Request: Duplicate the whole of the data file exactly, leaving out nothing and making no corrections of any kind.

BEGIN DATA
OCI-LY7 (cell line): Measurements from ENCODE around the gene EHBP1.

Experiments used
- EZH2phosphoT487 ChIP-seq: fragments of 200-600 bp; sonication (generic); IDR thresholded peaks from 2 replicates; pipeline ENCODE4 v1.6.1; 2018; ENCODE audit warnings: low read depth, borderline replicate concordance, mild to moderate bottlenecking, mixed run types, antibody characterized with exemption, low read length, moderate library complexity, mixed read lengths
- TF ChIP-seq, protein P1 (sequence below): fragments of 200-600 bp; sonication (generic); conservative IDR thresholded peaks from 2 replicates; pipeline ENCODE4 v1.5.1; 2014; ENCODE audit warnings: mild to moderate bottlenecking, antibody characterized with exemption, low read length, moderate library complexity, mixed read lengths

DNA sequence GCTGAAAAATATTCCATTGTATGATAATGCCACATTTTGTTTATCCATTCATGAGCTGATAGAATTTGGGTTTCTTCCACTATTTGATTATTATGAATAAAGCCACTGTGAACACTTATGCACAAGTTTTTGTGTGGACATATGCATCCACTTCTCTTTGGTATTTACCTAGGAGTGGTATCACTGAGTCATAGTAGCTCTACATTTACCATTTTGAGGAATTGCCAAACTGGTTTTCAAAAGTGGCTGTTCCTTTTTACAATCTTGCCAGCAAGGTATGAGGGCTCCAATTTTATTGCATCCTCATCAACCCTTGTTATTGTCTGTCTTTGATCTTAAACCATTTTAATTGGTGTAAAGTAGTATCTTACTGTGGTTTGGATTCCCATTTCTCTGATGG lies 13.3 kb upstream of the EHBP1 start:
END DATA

OCI-LY7 (cell line): Measurements from ENCODE around the gene EHBP1.

Experiments used
- EZH2phosphoT487 ChIP-seq: fragments of 200-600 bp; sonication (generic); IDR thresholded peaks from 2 replicates; pipeline ENCODE4 v1.6.1; 2018; ENCODE audit warnings: low read depth, borderline replicate concordance, mild to moderate bottlenecking, mixed run types, antibody characterized with exemption, low read length, moderate library complexity, mixed read lengths
- TF ChIP-seq, protein P1 (sequence below): fragments of 200-600 bp; sonication (generic); conservative IDR thresholded peaks from 2 replicates; pipeline ENCODE4 v1.5.1; 2014; ENCODE audit warnings: mild to moderate bottlenecking, antibody characterized with exemption, low read length, moderate library complexity, mixed read lengths

DNA sequence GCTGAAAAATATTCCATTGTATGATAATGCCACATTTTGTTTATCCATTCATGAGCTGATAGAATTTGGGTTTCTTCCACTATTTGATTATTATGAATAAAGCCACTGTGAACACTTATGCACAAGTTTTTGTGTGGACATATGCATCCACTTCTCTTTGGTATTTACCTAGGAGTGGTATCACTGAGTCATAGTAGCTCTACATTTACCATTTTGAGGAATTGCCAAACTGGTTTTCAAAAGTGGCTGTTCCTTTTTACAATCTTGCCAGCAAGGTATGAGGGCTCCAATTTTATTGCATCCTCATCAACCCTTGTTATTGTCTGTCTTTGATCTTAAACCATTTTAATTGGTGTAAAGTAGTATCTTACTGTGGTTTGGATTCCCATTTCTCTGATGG lies 13.3 kb upstream of the EHBP1 start: